As the new of Covid-19 hit the UK, I must admit I was thankful that we took the decision more than three years ago to move to a more cloud-based operational model. This included moving our shared digital files to SharePoint (thanks to Microsoft and its free access to charities) and to utilise cloud-based programmes such as our project management tool (we use Asana) and CRM (we use HubSpot).
In the perfect world I’d say pilot it, approach in phases; but in today’s reality, it is more like….just do it. I hope our experience offers learning for others in the same boat!
Photo by tribesh kayastha on Unsplash
Just have a go
You can spend a lot of time thinking and planning what you can do, how it will work, how it won’t work, what will go right or wrong, etc but sometimes you’ve just got to have a go.
So for our current Coronavirus situation it was a question of: how do we move from working in a digital office to working from home digitally, in the quickest way possible. It would be great if we had a storeroom of spare laptops and mobiles on standby we could hand out to everyone, but in a small charity like ours this wasn’t our reality! So, my first two questions were:
What equipment does the team need?
What do we have as charity already?
For example, we had a handful of basic mobile phones that we use for our Big Advice Day remote advice calls that we could re-purpose so staff didn’t have to use personal phones for work if they did not want to.
Get some cheerleaders
Even when we implemented the move to cloud-based solutions I ensured I had at least one early adopter, willing to embark on the journey with me. Not everyone will be excited by the prospect of working digitally from home, some may be anxious – so I’d recommend you find your cheerleader. Not only will they keep you driven and excited about the new approach, they can also feedback on challenges which will feel more like an objective opinion than a negative naysayer.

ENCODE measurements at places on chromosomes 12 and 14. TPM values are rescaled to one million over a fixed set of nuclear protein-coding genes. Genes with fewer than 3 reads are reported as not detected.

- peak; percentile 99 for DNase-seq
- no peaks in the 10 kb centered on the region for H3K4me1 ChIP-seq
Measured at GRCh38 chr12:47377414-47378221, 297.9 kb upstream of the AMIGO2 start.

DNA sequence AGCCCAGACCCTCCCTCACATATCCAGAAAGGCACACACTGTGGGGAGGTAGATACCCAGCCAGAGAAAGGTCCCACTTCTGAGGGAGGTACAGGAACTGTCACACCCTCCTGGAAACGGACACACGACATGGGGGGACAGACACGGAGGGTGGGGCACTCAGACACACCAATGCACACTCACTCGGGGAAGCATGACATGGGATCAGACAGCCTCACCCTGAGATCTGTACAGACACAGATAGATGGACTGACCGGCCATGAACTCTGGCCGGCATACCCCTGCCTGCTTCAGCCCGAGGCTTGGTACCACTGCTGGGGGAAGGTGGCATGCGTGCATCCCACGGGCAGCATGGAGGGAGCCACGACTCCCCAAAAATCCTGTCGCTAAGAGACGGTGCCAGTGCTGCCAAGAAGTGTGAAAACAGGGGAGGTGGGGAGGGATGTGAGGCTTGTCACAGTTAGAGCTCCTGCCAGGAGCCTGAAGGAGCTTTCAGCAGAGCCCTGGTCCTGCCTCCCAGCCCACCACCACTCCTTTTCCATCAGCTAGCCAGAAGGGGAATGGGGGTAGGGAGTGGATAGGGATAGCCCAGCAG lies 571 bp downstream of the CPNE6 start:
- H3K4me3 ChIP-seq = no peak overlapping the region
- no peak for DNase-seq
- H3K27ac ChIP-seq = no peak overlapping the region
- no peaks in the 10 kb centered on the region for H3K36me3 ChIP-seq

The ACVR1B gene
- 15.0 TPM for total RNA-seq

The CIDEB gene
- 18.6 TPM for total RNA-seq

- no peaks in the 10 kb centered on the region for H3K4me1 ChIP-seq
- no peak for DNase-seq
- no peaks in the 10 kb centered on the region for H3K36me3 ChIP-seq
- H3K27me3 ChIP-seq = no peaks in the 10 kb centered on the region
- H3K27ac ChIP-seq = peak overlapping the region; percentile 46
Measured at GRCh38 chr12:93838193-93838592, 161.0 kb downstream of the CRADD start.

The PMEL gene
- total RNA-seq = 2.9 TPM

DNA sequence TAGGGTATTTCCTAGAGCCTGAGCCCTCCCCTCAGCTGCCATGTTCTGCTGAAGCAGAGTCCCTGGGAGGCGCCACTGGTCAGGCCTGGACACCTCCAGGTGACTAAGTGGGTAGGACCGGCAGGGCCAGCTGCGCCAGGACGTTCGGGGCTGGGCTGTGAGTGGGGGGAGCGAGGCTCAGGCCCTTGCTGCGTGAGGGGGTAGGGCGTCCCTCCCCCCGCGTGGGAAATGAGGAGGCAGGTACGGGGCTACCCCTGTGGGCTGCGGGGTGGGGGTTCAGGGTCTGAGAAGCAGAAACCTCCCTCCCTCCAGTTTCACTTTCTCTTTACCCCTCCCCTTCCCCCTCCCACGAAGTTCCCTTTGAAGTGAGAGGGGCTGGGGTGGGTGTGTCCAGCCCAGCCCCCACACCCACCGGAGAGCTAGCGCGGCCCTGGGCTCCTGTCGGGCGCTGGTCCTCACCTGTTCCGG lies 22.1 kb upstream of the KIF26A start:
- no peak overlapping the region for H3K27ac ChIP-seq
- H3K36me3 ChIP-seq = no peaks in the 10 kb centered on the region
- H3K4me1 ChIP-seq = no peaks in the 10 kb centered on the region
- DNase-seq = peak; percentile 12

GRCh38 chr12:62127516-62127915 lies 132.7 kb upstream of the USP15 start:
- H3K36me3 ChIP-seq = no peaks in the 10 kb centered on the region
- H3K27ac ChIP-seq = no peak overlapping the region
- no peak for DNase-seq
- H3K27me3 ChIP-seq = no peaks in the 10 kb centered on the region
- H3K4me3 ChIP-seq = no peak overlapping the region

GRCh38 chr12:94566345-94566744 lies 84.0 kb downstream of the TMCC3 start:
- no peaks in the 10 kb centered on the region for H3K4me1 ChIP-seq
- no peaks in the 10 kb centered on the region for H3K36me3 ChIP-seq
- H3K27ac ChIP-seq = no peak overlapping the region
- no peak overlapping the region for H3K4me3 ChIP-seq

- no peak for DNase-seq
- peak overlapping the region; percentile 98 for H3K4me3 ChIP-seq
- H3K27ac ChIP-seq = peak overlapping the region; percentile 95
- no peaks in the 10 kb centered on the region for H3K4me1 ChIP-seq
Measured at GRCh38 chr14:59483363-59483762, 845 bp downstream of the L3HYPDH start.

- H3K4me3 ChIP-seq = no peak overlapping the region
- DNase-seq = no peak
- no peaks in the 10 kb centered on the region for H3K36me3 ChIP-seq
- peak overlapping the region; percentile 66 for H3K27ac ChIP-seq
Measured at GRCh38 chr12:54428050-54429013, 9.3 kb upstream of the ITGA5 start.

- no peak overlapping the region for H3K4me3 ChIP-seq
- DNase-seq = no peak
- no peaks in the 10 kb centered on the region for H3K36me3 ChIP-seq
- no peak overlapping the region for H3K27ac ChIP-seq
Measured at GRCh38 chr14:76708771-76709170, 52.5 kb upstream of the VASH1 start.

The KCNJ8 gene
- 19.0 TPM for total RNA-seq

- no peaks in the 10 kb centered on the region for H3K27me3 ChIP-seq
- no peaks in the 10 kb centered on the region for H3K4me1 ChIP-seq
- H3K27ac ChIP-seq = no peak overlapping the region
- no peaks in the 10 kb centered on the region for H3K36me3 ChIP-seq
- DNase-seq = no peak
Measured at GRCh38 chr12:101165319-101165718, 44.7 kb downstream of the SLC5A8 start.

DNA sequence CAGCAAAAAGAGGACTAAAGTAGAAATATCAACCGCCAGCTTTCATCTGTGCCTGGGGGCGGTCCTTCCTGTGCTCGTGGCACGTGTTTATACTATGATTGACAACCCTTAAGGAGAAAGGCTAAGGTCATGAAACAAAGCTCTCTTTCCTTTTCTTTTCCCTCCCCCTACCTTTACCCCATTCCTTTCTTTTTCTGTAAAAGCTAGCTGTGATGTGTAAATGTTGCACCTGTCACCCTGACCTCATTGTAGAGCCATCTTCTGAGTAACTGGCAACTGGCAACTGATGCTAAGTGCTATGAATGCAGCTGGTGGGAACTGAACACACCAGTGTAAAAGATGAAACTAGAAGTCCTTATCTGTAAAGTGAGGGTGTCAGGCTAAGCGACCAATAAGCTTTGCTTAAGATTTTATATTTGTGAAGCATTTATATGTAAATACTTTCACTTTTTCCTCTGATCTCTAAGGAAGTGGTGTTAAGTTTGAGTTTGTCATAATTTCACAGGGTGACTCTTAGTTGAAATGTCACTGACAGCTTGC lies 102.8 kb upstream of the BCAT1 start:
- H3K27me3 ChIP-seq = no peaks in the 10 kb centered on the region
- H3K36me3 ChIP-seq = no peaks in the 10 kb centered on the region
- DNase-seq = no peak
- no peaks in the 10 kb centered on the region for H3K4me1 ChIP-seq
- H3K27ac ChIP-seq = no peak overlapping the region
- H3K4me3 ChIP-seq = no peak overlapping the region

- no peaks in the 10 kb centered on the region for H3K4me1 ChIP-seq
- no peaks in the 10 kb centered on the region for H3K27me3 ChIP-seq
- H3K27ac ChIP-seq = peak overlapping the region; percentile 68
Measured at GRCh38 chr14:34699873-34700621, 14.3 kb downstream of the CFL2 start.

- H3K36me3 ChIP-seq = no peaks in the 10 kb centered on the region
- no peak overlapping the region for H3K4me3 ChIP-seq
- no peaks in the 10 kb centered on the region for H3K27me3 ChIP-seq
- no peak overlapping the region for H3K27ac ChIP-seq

So, with Coronavirus striking, I had to open up the opportunity for cheerleaders to everyone! This was an emergency. I asked our staff and volunteers:
What do you have access to at home – and what would you be prepared to use to support the charity at this time? For example, personal mobiles and laptops, their broadband, unlimited data or phone calls on their mobile?
Admittedly, whilst I asked these question to the team I was also making plans B, C and D for the eventuality of them not being able to have access to hardware and connectivity.
Things will go wrong
So, our next challenge was how to ensure our members can contact us once we are out of the office and homeworking. Simple, right? Let’s forward the phone!
Nope unfortunately, things go wrong. In our case it was our our mobile phone provider cutting off our back up mobile phones in error on the day the team were leaving the office, through to the new telephone provider for our office struggling to transfer the main phone group to another phone.
All I can say is have yet another plan B! Remember it does not matter if what you implement is not perfect, if you are doing your best to make it work….people will be a lot more patient and appreciative of the situation (especially in the current environment).
Support the team
Having successfully transitioned the team to remote working, the ongoing communication and support for the team was vital. Our senior management team was mindful of the need for flexibility – some of our staff live in shared housing situations, some have had to deal with school and nursery closures, and they all had different access to tech and suitable home-working set ups. We were clear that now was not the time to be overly prescriptive and that two-way trust is paramount.
We put in place some steps to help team members feel connected and supported and to ensure we didn’t lose some of the value that comes from working in a shared office space:
A morning team ‘huddle’ – everyone joining a video call for 15 mins at the start of the day to share a) how they are feeling; b) what their top priorities are for the day and c) what help they need from others across the team. When we had significant projects on we added an afternoon huddle.
Implementing Microsoft Teams to allow for smaller team and 1:1 instant messaging, calls and check ins. As an aside, we implemented it in a matter of hours and we love it!
Using our team WhatsApp group for more informal conversations – sharing pictures of cats/kids/lunches and generally having a bit of a laugh with one another.
Celebrate the successes
This is all new – not just for you but for your team, so celebrate the successes! Whether it’s everyone managing to get their camera on, or microphone working or using the chat function. Things may not always go smoothly but take time to celebrate the wins, whether it’s a virtual group hug or a remote team lunch at the end of a busy working week. They’ll soon love the new tech…..I promise!
Good luck out there, and let us know your tips and advice for getting your teams remote working.
Amber Shotton, Chief Operating Officer for the FSI, shares our experience of moving the office-based team to home-working and some useful tips and learning for other small charities.